Note: the ceiling is R$457.49
Second, is the term IRPF (Imposto de Renda de Pessoa Física), think of this as just being your personal income tax.
Your IRPF is calculated on a type of step scale like the INSS except that it has no ceiling.
Note: you get also deductions for this tax based on how many children you have.
A Cool Calculator to Figure out Your Taxes Instantly
There is a tool (in Portuguese) that let’s you figure out exactly how much total tax you pay so that you can find out your liquid salary each month.
It’s extremely easy to use and completely free.
Let me show you how:
(Watch on YouTube)
- I went to and clicked on on the side bar.
- I then entered R$16,000 into the income field (written R$16.000,00 in Portuguese – switch the comma and period around).
- I then explained how the calculator functions and how you can figure out your own income.
- I show you another fun BBQ calculator!
Note: I figured out what I did wrong, you have to click on the “X” so it is a green checkmark and then the BBQ calculator will work!
See this picture:
Switching from Paying Tax in one Country to Another
Some people can switch paying taxes from one country to another.
These countries have a type of double tax treaty between them and Brazil, which allows you to either only pay income tax in Brazil or get a credit for it.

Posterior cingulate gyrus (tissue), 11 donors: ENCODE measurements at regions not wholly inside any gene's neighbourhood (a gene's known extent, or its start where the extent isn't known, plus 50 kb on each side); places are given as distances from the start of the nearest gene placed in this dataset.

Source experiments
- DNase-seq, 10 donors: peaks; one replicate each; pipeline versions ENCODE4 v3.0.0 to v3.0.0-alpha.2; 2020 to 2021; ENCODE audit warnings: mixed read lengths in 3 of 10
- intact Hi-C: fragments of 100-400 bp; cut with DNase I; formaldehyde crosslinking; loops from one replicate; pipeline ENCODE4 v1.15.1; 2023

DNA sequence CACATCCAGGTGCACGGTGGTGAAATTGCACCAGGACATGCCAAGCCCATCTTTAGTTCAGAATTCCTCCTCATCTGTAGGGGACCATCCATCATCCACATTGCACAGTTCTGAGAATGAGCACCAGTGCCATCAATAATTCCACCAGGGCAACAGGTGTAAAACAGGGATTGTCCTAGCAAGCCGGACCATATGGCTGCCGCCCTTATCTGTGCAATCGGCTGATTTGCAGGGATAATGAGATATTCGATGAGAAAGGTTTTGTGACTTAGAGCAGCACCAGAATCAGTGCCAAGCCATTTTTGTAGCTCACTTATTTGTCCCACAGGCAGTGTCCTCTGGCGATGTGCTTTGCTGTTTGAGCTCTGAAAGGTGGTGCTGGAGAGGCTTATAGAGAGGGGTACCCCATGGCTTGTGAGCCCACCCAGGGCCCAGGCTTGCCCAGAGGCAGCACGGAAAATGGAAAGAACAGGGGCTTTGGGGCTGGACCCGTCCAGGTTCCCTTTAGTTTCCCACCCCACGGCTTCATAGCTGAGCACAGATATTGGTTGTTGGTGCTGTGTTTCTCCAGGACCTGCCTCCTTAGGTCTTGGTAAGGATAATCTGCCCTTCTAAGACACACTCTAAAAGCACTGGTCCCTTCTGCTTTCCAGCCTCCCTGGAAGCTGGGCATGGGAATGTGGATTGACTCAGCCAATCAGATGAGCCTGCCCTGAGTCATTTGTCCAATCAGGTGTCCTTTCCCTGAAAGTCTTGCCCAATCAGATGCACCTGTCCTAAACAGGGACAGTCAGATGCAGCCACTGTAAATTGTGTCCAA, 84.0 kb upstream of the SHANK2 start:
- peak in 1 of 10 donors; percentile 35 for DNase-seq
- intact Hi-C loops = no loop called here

Though, some countries do not have a tax treaty with Brazil and may not recognize you earning an income abroad and require you to pay tax in your home country.
Figuring out if your country has a tax treaty with Brazil or not:
- Go to this and see if your country is on the list.
- If your country is on the list, then contact your local tax authority or read online about what kind of tax treaty is in place.
Note: the USA has no tax treaty with Brazil but you can get a foreign tax credit on income earned while living abroad!
For example: a Citizen of a European country like Denmark will be able to benefit from a double taxation treaty, but there are certain rules and restrictions about how much you get credit for etc.
Currently, Denmark will give you credit on the tax you pay in Brazil and since the tax rate is higher in Denmark, you pay the remainder to them. (in essence: you pay the same tax in Denmark as in Brazil).
So make sure to check with your tax people to make sure what the rules are.
When do you Flip the Switch and Pay Income Taxes in Brazil